Tuesday, March 26, 2013

It's good news!

Imagine with me, if you will, that you're a rookie news reporter and tonight is your first (and probably only) shot at anchoring the evening news. Normally you'd be thrilled at the opportunity but there's just one problem: all the news is bad.

I mean, really bad.

War looms on multiple fronts as both your neighboring countries aim all their military firepower at your tiny nation. Many (including some of your own family) sit behind enemy lines as prisoners of war. The lives that aren't risked in battle are equally in jeopardy as a mysterious virus sweeps the country taking more lives every day. National debt is soaring along with the personal debt of everyone you know (yourself included). Loans are defaulting and banks are now resorting to old-school tactics and sending thugs to "collect". And the only hope—the one man looked to by the nation to lead them out of this crisis—has suddenly and unexpectedly died. 

As you make a last minute review of your notes, however, the studio doors burst open.

"It's over!" the intruder shouts. "The war is over!" He excitedly explains how one of your neighboring countries called for peace, then turned their guns on your nation's other adversary, sending them into a full retreat and freeing the POWs in the process. But before he could even finish, the door flies wide again.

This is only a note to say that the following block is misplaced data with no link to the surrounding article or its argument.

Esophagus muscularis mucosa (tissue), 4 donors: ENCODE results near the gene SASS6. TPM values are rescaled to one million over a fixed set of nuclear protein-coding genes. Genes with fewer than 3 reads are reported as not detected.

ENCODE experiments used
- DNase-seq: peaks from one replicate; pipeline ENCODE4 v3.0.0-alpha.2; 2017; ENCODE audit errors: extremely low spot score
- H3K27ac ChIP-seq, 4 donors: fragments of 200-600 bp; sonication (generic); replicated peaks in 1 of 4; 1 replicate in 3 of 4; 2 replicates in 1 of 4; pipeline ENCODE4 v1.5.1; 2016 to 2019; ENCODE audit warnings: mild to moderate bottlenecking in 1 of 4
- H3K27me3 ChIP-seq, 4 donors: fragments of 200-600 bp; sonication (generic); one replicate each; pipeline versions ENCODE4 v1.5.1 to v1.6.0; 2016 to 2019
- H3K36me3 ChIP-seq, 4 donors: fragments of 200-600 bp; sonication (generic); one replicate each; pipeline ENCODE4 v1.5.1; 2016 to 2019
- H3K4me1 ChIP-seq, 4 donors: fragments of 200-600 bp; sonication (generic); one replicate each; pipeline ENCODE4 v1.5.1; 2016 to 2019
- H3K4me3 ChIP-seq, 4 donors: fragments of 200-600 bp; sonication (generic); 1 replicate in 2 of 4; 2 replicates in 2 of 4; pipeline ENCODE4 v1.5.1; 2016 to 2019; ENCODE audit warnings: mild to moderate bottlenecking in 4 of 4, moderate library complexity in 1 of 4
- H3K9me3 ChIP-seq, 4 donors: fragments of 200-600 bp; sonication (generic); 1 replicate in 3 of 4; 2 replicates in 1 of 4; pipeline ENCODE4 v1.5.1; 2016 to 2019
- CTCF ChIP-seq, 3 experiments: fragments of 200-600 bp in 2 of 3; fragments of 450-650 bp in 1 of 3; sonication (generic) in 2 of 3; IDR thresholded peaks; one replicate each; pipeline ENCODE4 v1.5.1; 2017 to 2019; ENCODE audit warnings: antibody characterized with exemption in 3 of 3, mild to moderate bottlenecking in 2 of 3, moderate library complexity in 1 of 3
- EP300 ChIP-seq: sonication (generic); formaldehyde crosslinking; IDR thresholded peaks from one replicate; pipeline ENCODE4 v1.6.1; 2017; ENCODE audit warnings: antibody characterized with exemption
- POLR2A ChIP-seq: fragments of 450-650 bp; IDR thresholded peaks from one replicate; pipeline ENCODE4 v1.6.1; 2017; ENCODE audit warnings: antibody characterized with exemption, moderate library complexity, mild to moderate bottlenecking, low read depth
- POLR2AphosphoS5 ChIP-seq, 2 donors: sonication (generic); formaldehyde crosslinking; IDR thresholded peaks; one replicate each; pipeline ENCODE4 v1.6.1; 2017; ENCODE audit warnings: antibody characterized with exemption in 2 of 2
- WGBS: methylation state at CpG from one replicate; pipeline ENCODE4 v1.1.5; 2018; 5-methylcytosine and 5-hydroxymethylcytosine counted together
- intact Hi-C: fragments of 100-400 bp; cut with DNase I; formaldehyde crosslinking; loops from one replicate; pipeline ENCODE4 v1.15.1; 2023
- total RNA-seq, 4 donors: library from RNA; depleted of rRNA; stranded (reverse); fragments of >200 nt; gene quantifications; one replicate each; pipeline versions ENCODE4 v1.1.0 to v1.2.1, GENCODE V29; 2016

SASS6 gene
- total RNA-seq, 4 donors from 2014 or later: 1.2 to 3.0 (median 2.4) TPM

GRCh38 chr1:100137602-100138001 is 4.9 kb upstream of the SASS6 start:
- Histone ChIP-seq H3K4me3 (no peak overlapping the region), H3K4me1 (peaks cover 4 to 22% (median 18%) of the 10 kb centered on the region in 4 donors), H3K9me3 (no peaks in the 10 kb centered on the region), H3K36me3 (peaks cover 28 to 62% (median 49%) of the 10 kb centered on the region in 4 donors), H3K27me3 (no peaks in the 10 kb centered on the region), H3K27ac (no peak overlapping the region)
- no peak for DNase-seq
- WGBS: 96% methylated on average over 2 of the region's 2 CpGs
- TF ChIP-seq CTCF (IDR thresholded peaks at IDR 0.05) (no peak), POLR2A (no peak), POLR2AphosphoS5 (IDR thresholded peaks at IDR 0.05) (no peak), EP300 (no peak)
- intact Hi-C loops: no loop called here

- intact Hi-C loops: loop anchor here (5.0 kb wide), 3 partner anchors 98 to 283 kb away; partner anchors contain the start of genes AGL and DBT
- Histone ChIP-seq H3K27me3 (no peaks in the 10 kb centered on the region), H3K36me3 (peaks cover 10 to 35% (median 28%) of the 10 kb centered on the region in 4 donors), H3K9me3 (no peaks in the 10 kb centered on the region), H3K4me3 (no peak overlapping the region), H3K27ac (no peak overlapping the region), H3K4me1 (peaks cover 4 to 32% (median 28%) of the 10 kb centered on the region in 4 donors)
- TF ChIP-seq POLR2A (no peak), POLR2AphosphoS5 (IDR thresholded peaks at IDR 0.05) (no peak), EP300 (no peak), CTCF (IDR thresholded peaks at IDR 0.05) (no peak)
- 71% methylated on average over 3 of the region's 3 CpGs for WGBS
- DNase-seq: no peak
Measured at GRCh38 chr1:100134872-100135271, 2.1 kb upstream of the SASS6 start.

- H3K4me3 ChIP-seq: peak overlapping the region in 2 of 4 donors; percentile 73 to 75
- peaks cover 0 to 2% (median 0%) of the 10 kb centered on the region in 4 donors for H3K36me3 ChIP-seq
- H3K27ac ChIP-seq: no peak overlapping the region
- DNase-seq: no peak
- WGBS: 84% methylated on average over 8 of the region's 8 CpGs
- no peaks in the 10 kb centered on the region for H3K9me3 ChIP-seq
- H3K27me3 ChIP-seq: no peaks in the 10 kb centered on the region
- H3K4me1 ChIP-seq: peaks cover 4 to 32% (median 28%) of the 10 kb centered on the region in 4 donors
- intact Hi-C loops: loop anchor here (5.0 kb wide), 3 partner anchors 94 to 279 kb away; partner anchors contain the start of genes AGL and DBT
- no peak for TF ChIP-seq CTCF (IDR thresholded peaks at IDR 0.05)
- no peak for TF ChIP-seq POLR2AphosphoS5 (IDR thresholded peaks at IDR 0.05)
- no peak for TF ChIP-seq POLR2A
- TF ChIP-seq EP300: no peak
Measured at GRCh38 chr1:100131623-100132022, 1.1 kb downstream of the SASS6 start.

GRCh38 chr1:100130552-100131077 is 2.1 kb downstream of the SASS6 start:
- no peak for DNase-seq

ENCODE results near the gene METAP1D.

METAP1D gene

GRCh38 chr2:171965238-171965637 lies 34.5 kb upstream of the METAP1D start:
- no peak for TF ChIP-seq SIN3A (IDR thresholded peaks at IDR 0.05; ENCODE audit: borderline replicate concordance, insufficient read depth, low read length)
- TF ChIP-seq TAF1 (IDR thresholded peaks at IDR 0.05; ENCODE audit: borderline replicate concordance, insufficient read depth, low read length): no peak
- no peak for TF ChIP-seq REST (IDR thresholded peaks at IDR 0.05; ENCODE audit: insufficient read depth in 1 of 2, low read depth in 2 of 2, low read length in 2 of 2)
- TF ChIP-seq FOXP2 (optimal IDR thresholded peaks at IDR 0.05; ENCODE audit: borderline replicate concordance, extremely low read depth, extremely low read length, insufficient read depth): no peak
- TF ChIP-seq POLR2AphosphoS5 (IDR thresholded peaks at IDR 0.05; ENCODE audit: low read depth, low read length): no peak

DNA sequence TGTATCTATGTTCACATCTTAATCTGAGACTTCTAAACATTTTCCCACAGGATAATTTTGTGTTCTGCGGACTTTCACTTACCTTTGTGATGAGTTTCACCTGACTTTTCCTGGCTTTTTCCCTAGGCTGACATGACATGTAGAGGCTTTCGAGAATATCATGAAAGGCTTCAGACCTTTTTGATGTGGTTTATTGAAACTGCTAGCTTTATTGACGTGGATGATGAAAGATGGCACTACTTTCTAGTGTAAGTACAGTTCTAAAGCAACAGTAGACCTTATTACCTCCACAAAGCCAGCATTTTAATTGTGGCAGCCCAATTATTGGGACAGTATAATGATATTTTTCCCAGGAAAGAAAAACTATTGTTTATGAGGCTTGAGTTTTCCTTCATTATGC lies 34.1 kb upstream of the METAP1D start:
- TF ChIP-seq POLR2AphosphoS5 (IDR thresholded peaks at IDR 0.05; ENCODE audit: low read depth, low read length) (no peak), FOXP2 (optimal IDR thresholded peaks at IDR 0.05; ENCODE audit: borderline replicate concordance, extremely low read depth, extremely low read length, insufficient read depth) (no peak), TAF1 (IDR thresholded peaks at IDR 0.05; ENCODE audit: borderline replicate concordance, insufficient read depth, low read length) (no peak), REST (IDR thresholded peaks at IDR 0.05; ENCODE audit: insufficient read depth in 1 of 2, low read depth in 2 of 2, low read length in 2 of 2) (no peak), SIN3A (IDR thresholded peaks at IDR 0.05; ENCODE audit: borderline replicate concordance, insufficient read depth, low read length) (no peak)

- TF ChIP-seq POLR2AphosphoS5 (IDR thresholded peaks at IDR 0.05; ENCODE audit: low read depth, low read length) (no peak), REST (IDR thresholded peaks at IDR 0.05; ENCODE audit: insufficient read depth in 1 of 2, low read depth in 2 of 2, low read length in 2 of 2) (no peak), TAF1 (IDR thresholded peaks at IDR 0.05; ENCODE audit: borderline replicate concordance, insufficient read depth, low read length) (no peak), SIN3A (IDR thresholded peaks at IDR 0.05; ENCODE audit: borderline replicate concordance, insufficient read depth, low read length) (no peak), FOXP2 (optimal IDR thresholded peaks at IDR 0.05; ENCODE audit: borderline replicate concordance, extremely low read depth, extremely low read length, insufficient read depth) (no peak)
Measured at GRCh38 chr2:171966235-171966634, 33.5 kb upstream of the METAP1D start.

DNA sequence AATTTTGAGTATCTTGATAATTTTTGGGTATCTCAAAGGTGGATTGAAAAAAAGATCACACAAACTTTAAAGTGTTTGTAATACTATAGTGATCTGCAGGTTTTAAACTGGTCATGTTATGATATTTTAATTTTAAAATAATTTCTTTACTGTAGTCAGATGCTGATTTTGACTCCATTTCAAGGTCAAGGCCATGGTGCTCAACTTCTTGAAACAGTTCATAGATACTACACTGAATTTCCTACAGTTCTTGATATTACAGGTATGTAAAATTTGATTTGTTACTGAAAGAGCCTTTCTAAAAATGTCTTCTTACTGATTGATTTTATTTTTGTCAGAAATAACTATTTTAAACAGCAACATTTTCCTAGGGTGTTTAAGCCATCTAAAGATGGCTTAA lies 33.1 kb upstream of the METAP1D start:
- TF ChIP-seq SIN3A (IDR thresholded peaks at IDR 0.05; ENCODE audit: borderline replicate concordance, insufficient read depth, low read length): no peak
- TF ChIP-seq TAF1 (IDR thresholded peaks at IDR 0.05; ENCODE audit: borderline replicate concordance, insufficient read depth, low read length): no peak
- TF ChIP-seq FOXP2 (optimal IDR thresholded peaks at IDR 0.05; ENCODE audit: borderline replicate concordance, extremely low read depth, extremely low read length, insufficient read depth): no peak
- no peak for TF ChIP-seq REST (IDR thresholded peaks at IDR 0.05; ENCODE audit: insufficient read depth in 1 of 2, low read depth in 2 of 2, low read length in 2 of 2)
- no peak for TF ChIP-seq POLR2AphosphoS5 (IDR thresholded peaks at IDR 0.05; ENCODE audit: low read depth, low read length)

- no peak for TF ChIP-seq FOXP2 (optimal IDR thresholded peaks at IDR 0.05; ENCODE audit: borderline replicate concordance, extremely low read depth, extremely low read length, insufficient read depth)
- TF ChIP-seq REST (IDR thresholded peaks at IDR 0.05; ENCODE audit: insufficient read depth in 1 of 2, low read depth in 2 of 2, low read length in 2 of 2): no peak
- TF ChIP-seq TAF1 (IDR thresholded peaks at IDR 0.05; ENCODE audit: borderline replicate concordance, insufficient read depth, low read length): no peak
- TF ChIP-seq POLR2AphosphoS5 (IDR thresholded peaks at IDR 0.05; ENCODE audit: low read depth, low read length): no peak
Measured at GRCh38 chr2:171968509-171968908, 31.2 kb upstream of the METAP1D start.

"They found a cure! A cure to that epidemic that's been killing everybody!"

"And ALL the debts are getting paid off!" shouted two more people in close succession. "The national debt has been paid and in response the banks are making a one-time pardon on all credit card debt!"

Once more the studio doors slam against the wall as they're thrown open.

"You'll never believe this, but he's alive!" the last intruder shouts. "The details are fuzzy, but..."

"We go live in TEN SECONDS, everyone!" your producer shouts.

As you clear your throat and prepare for the signal of the camera man—barely keeping a ridiculous grin from spreading across your face—your co-host leans over and whispers:

"Share the good news. Use words if necessary."

Ridiculous, right? Peace with one enemy. Victory over the other. Prisoners set free. The sick are healed. Debts are paid. Your savior is alive. And you're asked to restrain your tongue? Nobody would say something like that.

And yet...

We hear it all the time. "Preach the gospel at all times. Use words if necessary." I suppose I understand the sentiment behind it. The news should be so transforming, so life-changing, that our very lives and conduct reflect the effects of the good news without a word being spoken. But the thing that is transforming and life-changing is the good news, not our good lives. Good news must be shared, proclaimed.

As Paul said in Romans:
How then will they call on Him in whom they have not believed? How will they believe in Him whom they have not heard? And how will they hear without a preacher? (10:14)
 With Easter less than a week away, who are you sharing the good news with?

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